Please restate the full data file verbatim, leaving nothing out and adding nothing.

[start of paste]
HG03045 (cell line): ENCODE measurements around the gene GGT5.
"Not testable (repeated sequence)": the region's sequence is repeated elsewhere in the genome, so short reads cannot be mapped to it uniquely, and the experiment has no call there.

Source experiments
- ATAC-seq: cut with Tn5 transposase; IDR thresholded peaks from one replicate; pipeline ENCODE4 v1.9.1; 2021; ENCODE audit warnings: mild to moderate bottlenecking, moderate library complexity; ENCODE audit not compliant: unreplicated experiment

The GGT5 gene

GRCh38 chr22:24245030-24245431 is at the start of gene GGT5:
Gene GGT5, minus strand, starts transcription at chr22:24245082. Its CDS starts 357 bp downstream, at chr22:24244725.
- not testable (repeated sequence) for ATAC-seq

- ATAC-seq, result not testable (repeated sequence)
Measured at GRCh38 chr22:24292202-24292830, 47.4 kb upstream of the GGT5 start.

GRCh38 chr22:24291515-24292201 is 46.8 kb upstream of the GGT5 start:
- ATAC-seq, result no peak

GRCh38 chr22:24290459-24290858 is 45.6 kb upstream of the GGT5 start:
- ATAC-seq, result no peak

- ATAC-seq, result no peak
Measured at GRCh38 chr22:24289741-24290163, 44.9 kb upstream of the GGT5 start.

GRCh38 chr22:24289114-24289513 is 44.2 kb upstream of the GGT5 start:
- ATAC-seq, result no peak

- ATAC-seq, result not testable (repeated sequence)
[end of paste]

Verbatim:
HG03045 (cell line): ENCODE measurements around the gene GGT5.
"Not testable (repeated sequence)": the region's sequence is repeated elsewhere in the genome, so short reads cannot be mapped to it uniquely, and the experiment has no call there.

Source experiments
- ATAC-seq: cut with Tn5 transposase; IDR thresholded peaks from one replicate; pipeline ENCODE4 v1.9.1; 2021; ENCODE audit warnings: mild to moderate bottlenecking, moderate library complexity; ENCODE audit not compliant: unreplicated experiment

The GGT5 gene

GRCh38 chr22:24245030-24245431 is at the start of gene GGT5:
Gene GGT5, minus strand, starts transcription at chr22:24245082. Its CDS starts 357 bp downstream, at chr22:24244725.
- not testable (repeated sequence) for ATAC-seq

- ATAC-seq, result not testable (repeated sequence)
Measured at GRCh38 chr22:24292202-24292830, 47.4 kb upstream of the GGT5 start.

GRCh38 chr22:24291515-24292201 is 46.8 kb upstream of the GGT5 start:
- ATAC-seq, result no peak

GRCh38 chr22:24290459-24290858 is 45.6 kb upstream of the GGT5 start:
- ATAC-seq, result no peak

- ATAC-seq, result no peak
Measured at GRCh38 chr22:24289741-24290163, 44.9 kb upstream of the GGT5 start.

GRCh38 chr22:24289114-24289513 is 44.2 kb upstream of the GGT5 start:
- ATAC-seq, result no peak

- ATAC-seq, result not testable (repeated sequence)